Good news: Spanx won't kill you. But some shapewear and compression garmets, like waist training corsets, could compromise your health
From Jessica Alba and Kim Kardashian’s prominent endorsements of “waist-training” corsets to Meb Keflezighi’s memorable display of compression socks when he won the 2014 Boston Marathon, garments that squeeze and cinch are trendier than ever.
But whether you’re after the smoothing effects of Spanx, the supposed weight-loss benefits of a corset, or the believed performance payoffs of compression workout gear, you may want to listen up.
Doctors warn that there are “real health risks to wearing extra-tight clothing for prolonged periods,” according to a new LA Times report. The dangers of too-tight clothing range from meralgia paresthetica, a condition characterized by burning nerve pain in the thighs (most common in pregnant women and people who gain weight quickly), to gastroesophageal reflux disease—a chronic digestive disease caused by pressure on internal organs which pushes acid backwards from the stomach into the esophagus. Other serious health issues like blood clots, back pain, and difficulty breathing are also a possibility. (Be sure to check out more dangers of wearing a corset for weight loss.)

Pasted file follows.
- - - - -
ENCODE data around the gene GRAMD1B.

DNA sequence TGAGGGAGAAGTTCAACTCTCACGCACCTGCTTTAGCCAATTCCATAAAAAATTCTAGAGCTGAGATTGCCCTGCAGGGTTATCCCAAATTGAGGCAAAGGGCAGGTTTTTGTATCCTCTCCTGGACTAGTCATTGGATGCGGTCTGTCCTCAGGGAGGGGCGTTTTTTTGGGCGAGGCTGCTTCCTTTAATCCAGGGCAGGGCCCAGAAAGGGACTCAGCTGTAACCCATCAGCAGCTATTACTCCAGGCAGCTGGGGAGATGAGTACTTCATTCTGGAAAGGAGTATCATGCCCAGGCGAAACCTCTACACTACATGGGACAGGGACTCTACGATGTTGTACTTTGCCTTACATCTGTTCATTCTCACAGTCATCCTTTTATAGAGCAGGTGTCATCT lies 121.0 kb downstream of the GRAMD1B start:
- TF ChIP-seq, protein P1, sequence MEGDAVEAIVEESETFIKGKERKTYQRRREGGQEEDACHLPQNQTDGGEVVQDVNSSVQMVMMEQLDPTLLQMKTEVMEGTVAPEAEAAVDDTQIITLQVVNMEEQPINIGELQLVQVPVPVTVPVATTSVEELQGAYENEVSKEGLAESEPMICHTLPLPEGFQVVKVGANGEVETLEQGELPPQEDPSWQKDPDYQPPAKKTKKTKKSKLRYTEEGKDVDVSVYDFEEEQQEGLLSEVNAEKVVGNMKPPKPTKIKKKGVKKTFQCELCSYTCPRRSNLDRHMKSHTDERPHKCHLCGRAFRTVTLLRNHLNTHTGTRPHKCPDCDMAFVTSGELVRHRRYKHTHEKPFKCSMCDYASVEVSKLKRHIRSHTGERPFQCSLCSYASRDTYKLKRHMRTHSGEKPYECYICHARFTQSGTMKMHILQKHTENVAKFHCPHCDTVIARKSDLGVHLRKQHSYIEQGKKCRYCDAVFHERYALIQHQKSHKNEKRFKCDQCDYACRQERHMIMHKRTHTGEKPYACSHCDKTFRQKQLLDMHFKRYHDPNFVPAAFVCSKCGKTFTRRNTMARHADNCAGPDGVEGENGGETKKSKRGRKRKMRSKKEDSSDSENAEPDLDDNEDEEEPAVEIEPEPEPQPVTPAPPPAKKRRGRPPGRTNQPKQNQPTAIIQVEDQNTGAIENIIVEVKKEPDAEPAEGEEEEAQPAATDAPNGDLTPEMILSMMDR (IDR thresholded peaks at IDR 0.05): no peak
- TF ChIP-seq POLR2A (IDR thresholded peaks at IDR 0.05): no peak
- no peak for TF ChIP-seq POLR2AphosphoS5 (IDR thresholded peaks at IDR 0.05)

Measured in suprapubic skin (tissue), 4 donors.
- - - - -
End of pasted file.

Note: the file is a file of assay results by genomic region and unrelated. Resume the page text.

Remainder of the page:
Oh, and to up the ick factor, since women are more likely to avoid the bathroom while donning spandex, there’s also an increased risk for urinary tract infections, as well as an increased risk of yeast infections and skin irritation which can occur from sweating in tight compression gear.
But doctors aren't saying you need to ditch your favorite compression gear and shapewear all together. The same doctors from the LA Times said most of these problems go away quickly when clothing pressure is off, so there’s no harm in wearing compression garments for short periods of time if they give you a perceived boost. And, hey, if elite athletes like Meb swear by them there must be some payoff, right?!
Well, studies are mixed when it comes to speed, but research suggests that runners who wear compression gear do experience reduced muscle soreness, as well as lower levels of blood lactate (a measure of lactic acid and exercise intensity), which could translate to a speedier recovery. Even if the research is still inconclusive, there's certainly anecdotal evidence. “They increase blood flow, which speeds the rate at which you can rid your body of waste products,” said Tom Holland, a Connecticut-based exercise physiologist and triathlete who regularly wears compression garments.
So, go ahead, wear your favorite spandex or compression workout gear, just be sure to remove immediately post-workout so you don't fall victim to any of these rather unpleasant side effects. And for your own good, just stay away from waist training corsets!